Until There Was You

Page 30


“Jon! Help me,” Posey hissed, turning away from the crowd. Brie stood on her other side, shielding her. Elise, too, waddled close around.
“We should go to Victoria’s Secret, right?” she said, cocking her head as she gazed at Posey’s chest.
“Oh, boy,” Jon said. “My kingdom for a sewing kit. Does anyone have a cape? No? Crap. Okay, just stand here, and um…don’t move a muscle. Only about a mile to go, right?”
Gretchen and the Osterhagens had resumed their royal duties and called out to their friends and acquaintances, unaware of Posey’s distress. No one was wearing anything that could be used to cover her up.
“Hey. Cordelia.”
Posey looked up, and there was Liam loping out from the sidewalk. He shrugged out of his leather jacket and handed it up to Jon.
A warm, buttery sensation rolled through Posey’s legs. He was saving her. Unfortunately, that also meant he’d seen her rattiest bra, which was less than optimum, but still. “Thanks,” Posey said faintly.
“You’re a prince, Liam,” Jon said, handing over the coat with a pointed look. “A true prince.”
“Liam! Come join us at the beer garden after the parade, dear,” Stacia commanded from her perch up front. “Bring that beautiful child of yours.”
“Will do,” Liam said. He winked at Posey, then headed back to Nicole.
Liam’s jacket was heavy and still warm. It smelled like him, and it felt better than any clothing had ever felt in the history of the world.
“Well, if you weren’t in love with him already, I’ll bet the farm you are today. I know I am,” Jon whispered, waving to some students who were calling his name.
“He totally saved your ass,” Brie said, sounding mildly surprised. “And your boobs.”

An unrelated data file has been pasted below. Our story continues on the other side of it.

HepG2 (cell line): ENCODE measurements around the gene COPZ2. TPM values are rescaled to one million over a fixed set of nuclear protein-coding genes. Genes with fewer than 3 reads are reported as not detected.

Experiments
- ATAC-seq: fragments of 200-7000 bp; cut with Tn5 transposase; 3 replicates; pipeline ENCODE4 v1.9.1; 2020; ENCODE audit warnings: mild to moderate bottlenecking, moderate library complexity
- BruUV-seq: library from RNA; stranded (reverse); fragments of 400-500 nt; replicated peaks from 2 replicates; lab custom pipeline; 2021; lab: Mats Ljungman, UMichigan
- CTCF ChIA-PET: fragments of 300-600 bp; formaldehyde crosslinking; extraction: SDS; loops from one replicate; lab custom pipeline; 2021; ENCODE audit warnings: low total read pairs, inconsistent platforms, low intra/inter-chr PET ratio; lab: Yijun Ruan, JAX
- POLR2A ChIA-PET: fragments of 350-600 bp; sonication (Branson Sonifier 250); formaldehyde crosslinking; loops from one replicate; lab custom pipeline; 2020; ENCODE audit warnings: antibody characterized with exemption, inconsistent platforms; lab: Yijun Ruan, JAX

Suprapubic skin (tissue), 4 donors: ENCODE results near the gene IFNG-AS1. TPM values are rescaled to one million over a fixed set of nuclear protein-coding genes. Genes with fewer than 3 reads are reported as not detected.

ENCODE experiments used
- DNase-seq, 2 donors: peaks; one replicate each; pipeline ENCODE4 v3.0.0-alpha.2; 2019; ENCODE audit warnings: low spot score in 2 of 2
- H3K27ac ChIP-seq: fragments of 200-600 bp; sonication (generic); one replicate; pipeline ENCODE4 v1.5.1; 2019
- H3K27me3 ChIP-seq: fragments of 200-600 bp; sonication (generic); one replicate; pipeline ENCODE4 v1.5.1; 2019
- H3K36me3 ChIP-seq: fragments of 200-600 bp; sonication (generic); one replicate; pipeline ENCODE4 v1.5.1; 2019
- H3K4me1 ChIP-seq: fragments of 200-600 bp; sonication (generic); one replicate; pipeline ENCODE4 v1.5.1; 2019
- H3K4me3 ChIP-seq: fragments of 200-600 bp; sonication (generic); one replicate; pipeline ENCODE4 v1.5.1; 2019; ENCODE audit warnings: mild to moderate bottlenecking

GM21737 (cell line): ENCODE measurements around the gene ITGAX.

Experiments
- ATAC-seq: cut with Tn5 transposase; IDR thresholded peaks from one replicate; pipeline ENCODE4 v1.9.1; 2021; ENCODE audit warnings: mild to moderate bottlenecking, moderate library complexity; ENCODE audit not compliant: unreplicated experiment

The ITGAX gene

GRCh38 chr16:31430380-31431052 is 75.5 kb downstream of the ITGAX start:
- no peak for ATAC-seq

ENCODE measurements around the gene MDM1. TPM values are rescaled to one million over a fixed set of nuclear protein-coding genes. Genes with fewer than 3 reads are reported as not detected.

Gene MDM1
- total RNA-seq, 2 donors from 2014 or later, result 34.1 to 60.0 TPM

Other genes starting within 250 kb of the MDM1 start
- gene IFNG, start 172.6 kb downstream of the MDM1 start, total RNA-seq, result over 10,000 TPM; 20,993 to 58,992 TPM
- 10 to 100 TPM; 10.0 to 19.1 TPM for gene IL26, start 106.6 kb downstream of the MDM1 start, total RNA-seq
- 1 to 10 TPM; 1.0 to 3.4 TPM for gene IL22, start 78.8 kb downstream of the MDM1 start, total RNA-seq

THREE HOURS AND five speeches later, Founders’ Day was officially over. Guten Tag’s beer garden was full, Otto had returned from his wife’s bedside and was playing polkas on his accordion, and Posey had yet to take off Liam’s jacket. Given her druthers, she would never take off Liam’s jacket. If possible, she would be buried in Liam’s jacket.
Not that Liam would notice. He was too busy glaring at Tanner Talcott, who was sitting at the next table with Nicole, talking about his English class while Nicole listened and glowed. Officially, Liam was sitting at Posey’s table, though he’d barely seemed to notice her since arriving. She, however, couldn’t stop her brain from chattering away. Hey, Liam, thank you for your jacket. By the way, I actually have several very attractive bras, which I’d be happy to show you later. Also, thank you for the sex, which was sock-knocking, even though I am totally playing it cool. Oh, and are we on for tomorrow? Remember you asked me if I was free on Sunday? I still am, and tomorrow is Sunday, but I haven’t heard from you since you left my bed the other morning.
James and Kate arrived, and a round of hellos was exchanged. “We loved the float, didn’t we?” Kate announced, plunking herself down next to Posey. “It was the best float in the whole parade. James, tell Posey how much we loved their float.”
“So, so much,” James said, cocking an eyebrow.
“You know, I just sat down and right away, I have to pee,” Kate announced, hauling her bulk out of the chair. “James? Want to come?”
“I’m good, Mom,” he said, closing his eyes.
“Hey, I have your book,” Posey said as Kate lumbered away. “You left it at Irreplaceable a few weeks ago.”
“Oh, the birth-parents thing? Cool.”
“Liam! Liam, sweetheart, over here!” From the other corner of the beer garden, Stacia waved imperiously.
“Excuse me a second,” he said, his first words since arriving. He stood up, said something to Nicole, glared at Tanner, then made his way across the rooftop garden. A rather stunning brunette stopped him, putting her hand on his thigh and smiling up at him, and Posey had to drag her eyes off the little tableau.
Wednesday night seemed like aeons ago.
She glanced at Brianna and James, both of whom were watching Tanner and Nicole.
“The golden couple,” Brianna muttered.
“Totally,” James agreed. “Too perfect for the rest of us.”
“You guys are great, too,” Posey chided.
“Yeah. Dare to be different, right, James?” The two teenagers rolled their eyes at the dopey adult. Hey. It had been worth a shot.